Today, Ann Lethbridge, Regency romance author, whose most recent book is Falling for the Highland Rogue, begins a two-part series on Regency prisons. In this article, Ann focuses on the famous, or perhaps, the infamous Fleet prison in London. The majority of prisoners held in the Fleet during the Regency were those who could not pay their debts. This may be difficult for many of us living in the twenty-first century to understand, since people are no longer imprisoned for debt in modern times. But it was a common practice during our favorite period, and Ann’s article will help us all better understand life in the Fleet during the Regency.
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I know this sounds like a bit of a gloomy topic, but it is rather fascinating, especially if one of our characters gets into a bit of trouble.
Law, Crime, Punishment and Policing were very different in the Regency than they are today. Often in our books our not so bad characters can end up in the hoosegow for debt. In other words if you could not pay your debts the merchant to whom you owed money could request the court to throw you in prison until you paid them. To us that seems a little bit of an oxymoron, since it would be difficult to earn money while in prison. The idea was, I think, that your family and friends would raise money to get you out, however often a man’s whole family would be incarcerated with him, as per the next picture, because they would have no money and nowhere else to live.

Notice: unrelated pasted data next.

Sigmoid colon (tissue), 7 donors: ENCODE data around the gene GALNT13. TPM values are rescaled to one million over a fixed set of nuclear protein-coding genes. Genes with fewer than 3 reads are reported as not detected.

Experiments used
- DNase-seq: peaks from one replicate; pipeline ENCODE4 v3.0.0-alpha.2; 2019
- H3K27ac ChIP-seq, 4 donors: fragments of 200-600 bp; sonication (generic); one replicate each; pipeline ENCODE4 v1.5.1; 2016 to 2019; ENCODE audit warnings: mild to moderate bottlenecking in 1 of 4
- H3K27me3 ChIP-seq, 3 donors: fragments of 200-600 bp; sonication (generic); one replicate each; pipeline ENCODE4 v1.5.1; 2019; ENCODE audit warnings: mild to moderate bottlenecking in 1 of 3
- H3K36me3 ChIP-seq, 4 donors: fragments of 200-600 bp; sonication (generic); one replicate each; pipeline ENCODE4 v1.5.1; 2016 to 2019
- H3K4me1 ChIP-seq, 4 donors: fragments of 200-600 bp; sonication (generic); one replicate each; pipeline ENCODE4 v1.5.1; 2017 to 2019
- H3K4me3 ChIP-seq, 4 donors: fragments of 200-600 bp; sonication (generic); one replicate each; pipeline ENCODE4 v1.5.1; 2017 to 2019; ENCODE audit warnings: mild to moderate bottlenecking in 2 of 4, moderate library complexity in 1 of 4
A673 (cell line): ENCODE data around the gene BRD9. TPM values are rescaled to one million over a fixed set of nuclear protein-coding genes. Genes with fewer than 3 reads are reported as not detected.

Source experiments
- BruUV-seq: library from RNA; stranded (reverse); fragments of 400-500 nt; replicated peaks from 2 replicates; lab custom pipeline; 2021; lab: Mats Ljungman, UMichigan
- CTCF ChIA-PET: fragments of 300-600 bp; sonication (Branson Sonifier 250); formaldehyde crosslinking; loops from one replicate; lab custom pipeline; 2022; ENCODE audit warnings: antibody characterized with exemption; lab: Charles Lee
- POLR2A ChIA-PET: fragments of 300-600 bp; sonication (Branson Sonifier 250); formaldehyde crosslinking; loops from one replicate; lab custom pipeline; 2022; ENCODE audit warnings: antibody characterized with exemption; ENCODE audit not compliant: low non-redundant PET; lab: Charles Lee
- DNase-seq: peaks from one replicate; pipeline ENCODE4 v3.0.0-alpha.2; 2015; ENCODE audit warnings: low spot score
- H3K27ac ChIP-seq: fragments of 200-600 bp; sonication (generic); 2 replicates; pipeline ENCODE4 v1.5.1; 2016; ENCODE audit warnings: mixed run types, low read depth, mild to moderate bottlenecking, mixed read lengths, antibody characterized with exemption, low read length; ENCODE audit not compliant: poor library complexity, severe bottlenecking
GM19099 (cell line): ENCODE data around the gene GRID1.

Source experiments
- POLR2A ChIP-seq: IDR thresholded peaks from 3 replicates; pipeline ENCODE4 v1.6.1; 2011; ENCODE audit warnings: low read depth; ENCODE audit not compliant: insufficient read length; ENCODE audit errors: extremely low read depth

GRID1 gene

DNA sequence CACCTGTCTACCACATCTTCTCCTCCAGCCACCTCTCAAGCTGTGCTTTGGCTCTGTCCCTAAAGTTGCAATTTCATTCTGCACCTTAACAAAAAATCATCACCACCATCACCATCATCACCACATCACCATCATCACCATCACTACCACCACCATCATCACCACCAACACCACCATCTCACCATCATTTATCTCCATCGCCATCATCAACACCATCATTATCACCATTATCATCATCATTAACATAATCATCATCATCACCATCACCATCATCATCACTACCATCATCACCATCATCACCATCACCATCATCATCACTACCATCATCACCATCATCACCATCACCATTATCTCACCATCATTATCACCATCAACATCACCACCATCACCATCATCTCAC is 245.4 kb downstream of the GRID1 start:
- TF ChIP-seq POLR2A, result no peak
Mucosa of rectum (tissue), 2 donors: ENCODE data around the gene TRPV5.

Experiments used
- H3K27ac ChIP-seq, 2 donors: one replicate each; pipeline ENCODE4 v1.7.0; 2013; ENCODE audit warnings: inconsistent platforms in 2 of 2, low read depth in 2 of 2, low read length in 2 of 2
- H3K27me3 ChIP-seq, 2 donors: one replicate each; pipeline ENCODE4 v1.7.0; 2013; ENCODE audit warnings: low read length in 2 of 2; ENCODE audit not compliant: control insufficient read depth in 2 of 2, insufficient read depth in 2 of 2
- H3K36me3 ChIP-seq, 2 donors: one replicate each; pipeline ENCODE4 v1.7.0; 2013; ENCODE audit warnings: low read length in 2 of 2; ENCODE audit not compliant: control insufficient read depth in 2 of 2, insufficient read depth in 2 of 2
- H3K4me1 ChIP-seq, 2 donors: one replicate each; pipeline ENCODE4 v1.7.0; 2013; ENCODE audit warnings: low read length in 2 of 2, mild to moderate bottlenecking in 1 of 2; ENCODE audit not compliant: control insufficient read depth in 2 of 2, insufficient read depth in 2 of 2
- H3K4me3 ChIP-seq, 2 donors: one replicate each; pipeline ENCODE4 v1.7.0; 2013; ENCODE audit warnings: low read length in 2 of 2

There were several debtors prisons in and around London and of course many others across the country.
The Fleet was one of the oldest, a debtors’ prison as early as 1290, situated on the east side of Farringdon Street, on the east side of Fleet market and derives its name from the Fleet stream, which flowed into the River Thames. The prison was burnt by the rioters in 1780, but was immediately rebuilt on the old plan.
One visitor describes it this way: "The court into which you enter is the whole length of the building which is about 90 feet. Passing through the lobby, you enter the inner court, where the prisoners entertain themselves with tennis fives, and other amusements, as represented in the print. The keeper is called the warden of the Fleet, and his fees from the prisoners for turning the key, for chamber rent, etc. and this amounts to a considerable sum."
Apparently an additional fee was charged not to put the prisoner in chains; the most unfortunate souls were put in the cellars, called sarcastically by the prisoners, "Bartholomew Fair", subterranean dungeons where perishing from illness was almost guaranteed. The conditions were deplorable; when ill-treated prisoners died, their deaths were chalked up to "jail-fever." While there were improvements to this prison early in the nineteenth century, it was really horrible.
So, make sure you pay your credit cards.
We look at another prison next time. Until then, happy rambles.
© 2007 – 2014 Ann Lethbridge
Originally posted at Regency Ramble
Posted at The Beau Monde by permission of the author.